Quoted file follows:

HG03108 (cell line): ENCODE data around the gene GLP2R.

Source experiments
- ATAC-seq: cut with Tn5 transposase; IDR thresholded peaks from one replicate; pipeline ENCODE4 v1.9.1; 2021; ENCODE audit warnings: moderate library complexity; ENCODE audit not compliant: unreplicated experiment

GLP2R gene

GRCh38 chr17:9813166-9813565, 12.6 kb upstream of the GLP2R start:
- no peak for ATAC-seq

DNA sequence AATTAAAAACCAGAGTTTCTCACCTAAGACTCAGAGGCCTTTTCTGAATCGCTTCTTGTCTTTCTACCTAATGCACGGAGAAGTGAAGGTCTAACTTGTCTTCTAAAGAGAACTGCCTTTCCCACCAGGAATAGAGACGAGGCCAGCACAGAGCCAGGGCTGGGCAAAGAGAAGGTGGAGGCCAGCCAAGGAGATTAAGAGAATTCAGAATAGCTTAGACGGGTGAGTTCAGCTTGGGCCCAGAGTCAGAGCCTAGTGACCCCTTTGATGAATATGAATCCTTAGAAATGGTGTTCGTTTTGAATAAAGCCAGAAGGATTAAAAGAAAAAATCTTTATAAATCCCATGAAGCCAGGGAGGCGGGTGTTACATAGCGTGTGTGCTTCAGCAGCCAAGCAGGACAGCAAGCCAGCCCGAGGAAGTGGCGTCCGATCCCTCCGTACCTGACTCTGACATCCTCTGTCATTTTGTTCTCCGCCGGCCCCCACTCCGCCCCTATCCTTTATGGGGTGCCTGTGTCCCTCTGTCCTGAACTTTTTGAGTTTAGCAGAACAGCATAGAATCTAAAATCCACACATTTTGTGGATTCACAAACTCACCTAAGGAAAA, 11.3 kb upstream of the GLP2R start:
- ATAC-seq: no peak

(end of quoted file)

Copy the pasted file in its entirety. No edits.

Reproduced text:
HG03108 (cell line): ENCODE data around the gene GLP2R.

Source experiments
- ATAC-seq: cut with Tn5 transposase; IDR thresholded peaks from one replicate; pipeline ENCODE4 v1.9.1; 2021; ENCODE audit warnings: moderate library complexity; ENCODE audit not compliant: unreplicated experiment

GLP2R gene

GRCh38 chr17:9813166-9813565, 12.6 kb upstream of the GLP2R start:
- no peak for ATAC-seq

DNA sequence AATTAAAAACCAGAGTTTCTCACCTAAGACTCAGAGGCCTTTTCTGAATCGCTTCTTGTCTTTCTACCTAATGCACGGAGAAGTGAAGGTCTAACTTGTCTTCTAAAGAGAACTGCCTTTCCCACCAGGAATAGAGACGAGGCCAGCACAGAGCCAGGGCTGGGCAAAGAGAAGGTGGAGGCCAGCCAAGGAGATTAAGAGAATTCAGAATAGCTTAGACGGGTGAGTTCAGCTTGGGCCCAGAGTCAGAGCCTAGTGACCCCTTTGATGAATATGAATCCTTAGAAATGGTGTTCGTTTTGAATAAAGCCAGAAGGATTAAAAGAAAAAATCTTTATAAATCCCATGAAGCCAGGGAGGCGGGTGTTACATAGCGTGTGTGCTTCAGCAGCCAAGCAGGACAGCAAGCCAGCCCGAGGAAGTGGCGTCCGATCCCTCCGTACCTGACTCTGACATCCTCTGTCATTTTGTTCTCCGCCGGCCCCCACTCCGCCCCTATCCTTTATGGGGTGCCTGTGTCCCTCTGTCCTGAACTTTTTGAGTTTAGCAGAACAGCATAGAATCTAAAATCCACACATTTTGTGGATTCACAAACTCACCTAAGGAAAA, 11.3 kb upstream of the GLP2R start:
- ATAC-seq: no peak